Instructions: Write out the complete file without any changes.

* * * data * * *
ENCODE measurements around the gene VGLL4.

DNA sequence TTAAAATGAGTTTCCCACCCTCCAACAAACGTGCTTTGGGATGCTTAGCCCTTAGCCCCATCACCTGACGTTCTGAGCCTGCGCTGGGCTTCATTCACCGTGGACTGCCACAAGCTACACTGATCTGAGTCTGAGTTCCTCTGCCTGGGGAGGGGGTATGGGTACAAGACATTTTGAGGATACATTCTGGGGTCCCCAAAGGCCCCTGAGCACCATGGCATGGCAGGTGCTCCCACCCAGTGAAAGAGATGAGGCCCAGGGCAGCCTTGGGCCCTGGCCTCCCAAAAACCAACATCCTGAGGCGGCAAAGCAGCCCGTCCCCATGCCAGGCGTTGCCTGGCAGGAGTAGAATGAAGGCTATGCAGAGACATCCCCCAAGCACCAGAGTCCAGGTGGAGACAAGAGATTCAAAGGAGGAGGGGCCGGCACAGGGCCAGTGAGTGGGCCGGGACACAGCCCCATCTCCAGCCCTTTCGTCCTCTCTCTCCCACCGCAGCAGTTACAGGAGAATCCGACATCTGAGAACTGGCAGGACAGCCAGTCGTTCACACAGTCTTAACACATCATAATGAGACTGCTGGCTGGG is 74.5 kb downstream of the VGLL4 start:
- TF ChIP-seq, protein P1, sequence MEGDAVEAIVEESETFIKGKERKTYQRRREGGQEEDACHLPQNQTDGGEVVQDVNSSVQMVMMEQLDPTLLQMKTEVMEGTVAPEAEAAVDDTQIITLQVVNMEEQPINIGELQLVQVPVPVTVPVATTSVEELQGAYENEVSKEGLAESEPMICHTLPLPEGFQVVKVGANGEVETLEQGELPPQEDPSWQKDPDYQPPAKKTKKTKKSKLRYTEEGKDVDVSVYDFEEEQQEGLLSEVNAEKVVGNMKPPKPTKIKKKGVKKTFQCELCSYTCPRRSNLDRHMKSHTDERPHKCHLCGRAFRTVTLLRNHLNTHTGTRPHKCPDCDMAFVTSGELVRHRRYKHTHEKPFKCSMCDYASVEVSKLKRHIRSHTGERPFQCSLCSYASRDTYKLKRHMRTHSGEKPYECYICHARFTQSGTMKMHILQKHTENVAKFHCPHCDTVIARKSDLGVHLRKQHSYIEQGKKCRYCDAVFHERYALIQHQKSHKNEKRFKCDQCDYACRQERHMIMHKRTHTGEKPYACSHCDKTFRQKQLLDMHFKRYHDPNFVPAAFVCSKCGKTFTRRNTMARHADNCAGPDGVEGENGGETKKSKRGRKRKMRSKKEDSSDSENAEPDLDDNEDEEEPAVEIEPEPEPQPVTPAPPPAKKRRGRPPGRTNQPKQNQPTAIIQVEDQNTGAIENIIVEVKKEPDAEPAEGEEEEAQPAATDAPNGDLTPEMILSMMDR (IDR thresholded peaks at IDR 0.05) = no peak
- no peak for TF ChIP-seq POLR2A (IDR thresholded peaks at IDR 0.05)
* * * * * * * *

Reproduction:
ENCODE measurements around the gene VGLL4.

DNA sequence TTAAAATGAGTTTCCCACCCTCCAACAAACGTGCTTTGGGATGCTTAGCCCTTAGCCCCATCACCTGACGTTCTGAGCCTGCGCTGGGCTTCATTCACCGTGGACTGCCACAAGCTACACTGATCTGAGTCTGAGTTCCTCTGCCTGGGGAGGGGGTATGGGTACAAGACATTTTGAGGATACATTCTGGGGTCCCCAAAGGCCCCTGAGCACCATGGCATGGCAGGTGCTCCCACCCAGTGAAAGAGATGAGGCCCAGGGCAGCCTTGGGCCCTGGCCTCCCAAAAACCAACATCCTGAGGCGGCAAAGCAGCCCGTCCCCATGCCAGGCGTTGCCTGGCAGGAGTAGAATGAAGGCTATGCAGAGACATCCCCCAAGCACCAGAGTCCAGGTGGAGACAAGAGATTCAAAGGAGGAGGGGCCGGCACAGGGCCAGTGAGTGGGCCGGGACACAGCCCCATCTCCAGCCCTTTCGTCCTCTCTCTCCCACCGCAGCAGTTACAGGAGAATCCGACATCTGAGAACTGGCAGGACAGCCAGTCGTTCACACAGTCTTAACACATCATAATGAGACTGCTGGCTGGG is 74.5 kb downstream of the VGLL4 start:
- TF ChIP-seq, protein P1, sequence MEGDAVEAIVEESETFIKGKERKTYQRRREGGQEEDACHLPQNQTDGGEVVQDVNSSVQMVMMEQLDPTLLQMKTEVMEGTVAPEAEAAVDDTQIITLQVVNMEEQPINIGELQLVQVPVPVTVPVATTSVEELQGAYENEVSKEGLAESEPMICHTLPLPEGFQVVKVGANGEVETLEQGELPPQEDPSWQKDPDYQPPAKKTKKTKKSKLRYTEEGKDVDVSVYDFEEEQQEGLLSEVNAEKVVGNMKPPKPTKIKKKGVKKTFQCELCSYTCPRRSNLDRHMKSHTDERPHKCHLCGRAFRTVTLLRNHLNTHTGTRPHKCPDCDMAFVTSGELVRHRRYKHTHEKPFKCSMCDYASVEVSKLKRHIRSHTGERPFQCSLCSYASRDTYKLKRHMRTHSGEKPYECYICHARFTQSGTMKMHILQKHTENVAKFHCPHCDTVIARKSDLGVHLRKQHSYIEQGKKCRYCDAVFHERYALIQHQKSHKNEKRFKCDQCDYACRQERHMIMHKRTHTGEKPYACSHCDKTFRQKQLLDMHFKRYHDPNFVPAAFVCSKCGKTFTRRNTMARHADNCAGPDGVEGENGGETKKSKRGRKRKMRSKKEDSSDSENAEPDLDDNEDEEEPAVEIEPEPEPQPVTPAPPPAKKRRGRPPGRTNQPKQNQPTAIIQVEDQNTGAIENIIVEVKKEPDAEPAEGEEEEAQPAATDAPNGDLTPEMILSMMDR (IDR thresholded peaks at IDR 0.05) = no peak
- no peak for TF ChIP-seq POLR2A (IDR thresholded peaks at IDR 0.05)